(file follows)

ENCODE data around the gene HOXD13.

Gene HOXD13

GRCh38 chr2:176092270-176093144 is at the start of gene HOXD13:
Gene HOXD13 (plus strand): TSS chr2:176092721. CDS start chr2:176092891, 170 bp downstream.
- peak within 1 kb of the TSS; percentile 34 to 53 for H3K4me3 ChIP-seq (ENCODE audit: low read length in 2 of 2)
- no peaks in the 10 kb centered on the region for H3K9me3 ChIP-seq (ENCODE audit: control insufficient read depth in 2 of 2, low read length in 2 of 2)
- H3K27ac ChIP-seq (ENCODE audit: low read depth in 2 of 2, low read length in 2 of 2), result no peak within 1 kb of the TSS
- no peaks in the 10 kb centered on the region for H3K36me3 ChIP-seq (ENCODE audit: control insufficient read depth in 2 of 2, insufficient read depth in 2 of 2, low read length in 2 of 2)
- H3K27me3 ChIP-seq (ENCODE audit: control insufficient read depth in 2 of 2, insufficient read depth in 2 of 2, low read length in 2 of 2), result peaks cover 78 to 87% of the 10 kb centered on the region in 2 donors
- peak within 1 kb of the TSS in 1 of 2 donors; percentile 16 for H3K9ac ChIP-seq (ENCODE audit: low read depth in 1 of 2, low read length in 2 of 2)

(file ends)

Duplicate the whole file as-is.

ENCODE data around the gene HOXD13.

Gene HOXD13

GRCh38 chr2:176092270-176093144 is at the start of gene HOXD13:
Gene HOXD13 (plus strand): TSS chr2:176092721. CDS start chr2:176092891, 170 bp downstream.
- peak within 1 kb of the TSS; percentile 34 to 53 for H3K4me3 ChIP-seq (ENCODE audit: low read length in 2 of 2)
- no peaks in the 10 kb centered on the region for H3K9me3 ChIP-seq (ENCODE audit: control insufficient read depth in 2 of 2, low read length in 2 of 2)
- H3K27ac ChIP-seq (ENCODE audit: low read depth in 2 of 2, low read length in 2 of 2), result no peak within 1 kb of the TSS
- no peaks in the 10 kb centered on the region for H3K36me3 ChIP-seq (ENCODE audit: control insufficient read depth in 2 of 2, insufficient read depth in 2 of 2, low read length in 2 of 2)
- H3K27me3 ChIP-seq (ENCODE audit: control insufficient read depth in 2 of 2, insufficient read depth in 2 of 2, low read length in 2 of 2), result peaks cover 78 to 87% of the 10 kb centered on the region in 2 donors
- peak within 1 kb of the TSS in 1 of 2 donors; percentile 16 for H3K9ac ChIP-seq (ENCODE audit: low read depth in 1 of 2, low read length in 2 of 2)